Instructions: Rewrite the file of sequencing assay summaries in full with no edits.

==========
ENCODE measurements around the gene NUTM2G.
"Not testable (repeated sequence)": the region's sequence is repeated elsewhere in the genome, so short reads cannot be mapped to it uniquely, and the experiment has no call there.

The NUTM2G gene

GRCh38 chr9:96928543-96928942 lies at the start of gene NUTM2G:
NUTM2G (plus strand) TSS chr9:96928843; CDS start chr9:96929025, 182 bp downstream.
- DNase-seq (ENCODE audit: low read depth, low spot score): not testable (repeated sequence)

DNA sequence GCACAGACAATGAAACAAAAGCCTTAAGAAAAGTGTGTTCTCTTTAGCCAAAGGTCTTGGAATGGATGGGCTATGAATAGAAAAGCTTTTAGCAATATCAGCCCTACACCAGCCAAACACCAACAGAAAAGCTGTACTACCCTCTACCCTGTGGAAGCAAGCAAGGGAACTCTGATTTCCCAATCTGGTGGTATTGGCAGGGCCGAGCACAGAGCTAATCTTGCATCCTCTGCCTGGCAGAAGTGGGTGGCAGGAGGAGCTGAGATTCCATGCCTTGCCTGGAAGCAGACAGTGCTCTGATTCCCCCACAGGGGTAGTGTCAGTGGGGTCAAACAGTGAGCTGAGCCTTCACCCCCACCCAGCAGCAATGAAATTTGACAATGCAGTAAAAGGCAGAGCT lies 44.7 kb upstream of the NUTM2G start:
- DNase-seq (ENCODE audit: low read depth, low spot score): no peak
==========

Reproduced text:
ENCODE measurements around the gene NUTM2G.
"Not testable (repeated sequence)": the region's sequence is repeated elsewhere in the genome, so short reads cannot be mapped to it uniquely, and the experiment has no call there.

The NUTM2G gene

GRCh38 chr9:96928543-96928942 lies at the start of gene NUTM2G:
NUTM2G (plus strand) TSS chr9:96928843; CDS start chr9:96929025, 182 bp downstream.
- DNase-seq (ENCODE audit: low read depth, low spot score): not testable (repeated sequence)

DNA sequence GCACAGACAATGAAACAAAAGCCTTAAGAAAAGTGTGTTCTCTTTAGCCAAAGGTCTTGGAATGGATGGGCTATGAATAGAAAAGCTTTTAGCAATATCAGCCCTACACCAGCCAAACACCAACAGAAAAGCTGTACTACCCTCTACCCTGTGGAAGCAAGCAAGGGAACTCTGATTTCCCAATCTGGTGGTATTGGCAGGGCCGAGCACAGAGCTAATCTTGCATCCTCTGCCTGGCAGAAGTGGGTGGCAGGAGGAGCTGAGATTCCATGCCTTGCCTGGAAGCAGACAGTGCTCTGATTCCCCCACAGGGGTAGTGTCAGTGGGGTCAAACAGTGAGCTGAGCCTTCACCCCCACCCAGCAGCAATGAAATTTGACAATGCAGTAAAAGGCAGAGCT lies 44.7 kb upstream of the NUTM2G start:
- DNase-seq (ENCODE audit: low read depth, low spot score): no peak